Cutting down the script forced the students to wrestle with Shakespeare’s language. As one senior explained: "In the beginning of this class, I wasn’t the biggest fan of Shakespeare. I liked the plot of some of his plays but thought that they were very hard to understand with the way he wrote them. From analyzing lines and cutting down the script, I think I learned how to understand more of Shakespeare’s language and plays which makes me enjoy them more."

The students mostly chose their own roles, although my co-teacher and I had final say in casting. Students also leveraged their own skills outside of the classroom (fencing, music, carpentry) as they volunteered to contribute to the production by taking on other roles behind the scenes.

Now rehearsals could begin in earnest. Each day, students checked Microsoft Teams for their call assignments—they workshopped language with me, staged a scene with the drama teacher, or worked in a satellite classroom to memorize lines. Because they were working collectively toward a final product, the students attacked these rehearsals with purpose. Everyone did their part: Ursula ran lines with Beatrice to help her get off book; the Night Watchmen worked to develop the physical comedy in their scenes; Benedick and Beatrice began meeting after school to practice their banter and their love scenes. We were truly a company of players.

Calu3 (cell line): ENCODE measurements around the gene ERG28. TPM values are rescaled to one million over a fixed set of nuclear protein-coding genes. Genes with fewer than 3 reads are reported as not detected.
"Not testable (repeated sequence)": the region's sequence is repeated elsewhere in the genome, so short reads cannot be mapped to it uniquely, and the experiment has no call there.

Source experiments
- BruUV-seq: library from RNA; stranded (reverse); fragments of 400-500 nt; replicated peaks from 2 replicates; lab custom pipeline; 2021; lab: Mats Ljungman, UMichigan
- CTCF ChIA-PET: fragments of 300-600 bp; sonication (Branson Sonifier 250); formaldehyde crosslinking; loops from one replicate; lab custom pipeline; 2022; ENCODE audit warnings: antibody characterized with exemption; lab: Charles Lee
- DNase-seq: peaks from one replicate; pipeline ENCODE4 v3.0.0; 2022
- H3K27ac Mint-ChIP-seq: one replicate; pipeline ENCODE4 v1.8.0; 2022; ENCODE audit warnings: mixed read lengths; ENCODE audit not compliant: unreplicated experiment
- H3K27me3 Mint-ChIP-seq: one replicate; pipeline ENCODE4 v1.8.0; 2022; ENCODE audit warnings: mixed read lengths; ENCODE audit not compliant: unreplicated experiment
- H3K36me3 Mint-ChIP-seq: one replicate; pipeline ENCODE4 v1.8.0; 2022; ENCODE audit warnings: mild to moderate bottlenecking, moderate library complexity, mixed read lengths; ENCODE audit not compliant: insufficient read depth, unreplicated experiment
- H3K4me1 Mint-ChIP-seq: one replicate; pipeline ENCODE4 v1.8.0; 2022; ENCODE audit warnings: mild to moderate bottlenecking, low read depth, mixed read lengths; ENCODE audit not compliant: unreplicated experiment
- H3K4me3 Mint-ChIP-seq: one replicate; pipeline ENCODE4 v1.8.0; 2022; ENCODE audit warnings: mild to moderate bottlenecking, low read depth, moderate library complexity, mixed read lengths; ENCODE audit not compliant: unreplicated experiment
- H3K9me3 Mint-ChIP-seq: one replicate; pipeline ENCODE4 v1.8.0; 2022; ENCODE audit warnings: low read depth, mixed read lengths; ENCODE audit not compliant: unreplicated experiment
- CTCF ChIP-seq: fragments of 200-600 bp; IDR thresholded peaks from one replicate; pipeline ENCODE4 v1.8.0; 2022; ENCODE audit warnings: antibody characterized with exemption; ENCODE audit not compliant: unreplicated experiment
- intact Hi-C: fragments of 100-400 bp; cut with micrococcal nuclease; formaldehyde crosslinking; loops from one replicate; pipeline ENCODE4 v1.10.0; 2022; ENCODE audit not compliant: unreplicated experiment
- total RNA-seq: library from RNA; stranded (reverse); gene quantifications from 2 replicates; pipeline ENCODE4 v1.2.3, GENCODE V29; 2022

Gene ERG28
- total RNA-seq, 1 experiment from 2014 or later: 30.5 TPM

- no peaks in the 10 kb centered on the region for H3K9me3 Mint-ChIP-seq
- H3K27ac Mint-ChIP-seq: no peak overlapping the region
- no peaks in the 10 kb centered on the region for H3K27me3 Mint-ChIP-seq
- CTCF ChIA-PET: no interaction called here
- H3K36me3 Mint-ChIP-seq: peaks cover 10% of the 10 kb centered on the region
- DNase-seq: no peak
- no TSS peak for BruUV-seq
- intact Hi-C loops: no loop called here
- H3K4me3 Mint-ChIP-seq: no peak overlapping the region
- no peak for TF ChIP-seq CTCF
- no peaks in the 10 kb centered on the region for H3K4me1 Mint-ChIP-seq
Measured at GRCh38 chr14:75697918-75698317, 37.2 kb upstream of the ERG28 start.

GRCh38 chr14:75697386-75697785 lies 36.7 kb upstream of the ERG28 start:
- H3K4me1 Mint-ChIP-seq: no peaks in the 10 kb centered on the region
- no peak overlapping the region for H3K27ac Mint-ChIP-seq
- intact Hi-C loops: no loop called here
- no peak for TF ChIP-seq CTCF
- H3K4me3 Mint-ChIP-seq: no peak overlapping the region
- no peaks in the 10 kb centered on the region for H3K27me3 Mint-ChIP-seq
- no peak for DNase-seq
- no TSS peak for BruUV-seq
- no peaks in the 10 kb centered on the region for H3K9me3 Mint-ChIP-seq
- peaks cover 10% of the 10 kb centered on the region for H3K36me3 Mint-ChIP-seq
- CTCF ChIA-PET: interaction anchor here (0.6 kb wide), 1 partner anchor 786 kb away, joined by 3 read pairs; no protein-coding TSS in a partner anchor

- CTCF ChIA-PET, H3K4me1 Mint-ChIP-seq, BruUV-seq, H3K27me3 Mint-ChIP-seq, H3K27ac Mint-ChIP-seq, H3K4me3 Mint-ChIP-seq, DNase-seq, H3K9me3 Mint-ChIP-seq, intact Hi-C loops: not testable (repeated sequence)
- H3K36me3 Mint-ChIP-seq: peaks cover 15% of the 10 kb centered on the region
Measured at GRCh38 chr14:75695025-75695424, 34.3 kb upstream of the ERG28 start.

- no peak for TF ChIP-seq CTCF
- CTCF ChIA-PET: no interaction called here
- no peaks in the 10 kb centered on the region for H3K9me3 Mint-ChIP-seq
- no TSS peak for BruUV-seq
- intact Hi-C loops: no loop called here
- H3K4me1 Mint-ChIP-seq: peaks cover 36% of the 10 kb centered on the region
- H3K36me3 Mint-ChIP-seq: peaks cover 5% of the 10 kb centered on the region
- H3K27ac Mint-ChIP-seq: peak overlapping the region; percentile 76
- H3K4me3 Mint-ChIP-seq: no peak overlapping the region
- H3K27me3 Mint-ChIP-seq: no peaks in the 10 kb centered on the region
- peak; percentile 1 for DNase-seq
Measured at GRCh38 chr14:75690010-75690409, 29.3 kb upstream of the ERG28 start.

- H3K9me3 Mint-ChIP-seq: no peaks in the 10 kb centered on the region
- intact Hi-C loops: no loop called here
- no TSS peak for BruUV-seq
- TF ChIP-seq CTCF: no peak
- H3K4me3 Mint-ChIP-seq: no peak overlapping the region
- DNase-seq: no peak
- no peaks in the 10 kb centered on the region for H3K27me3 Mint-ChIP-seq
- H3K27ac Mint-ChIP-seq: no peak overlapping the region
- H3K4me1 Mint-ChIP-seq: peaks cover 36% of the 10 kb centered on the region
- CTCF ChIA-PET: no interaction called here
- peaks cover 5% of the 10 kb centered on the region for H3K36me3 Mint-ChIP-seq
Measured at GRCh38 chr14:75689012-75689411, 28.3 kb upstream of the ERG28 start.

Act Three

The purpose of playing is to hold as ’twere the mirror up to nature.—Hamlet, 3.2.20-21
While the students were already engaged in preparing for the performance, there remained one more step before they made it their own: our production needed a concept. Our assistant directors ran a production meeting with the cast. At first, they threw around some ideas that were fun, but not especially practical: What if we set it in the ’60s? What if we set it in the future? They quickly realized that there had to be a reason for their concept—it needed to enhance the audience’s understanding of the play. They also realized that it needed to be easy to execute; with no budget, our costume options were limited to what the students had in their closets at home. That pointed us toward a modern setting. If I had any doubts about how well the students understood this play, they quickly evaporated as the class began to consider how a romantic comedy set in Renaissance Tuscany might relate to issues they face as American adolescents in 2020.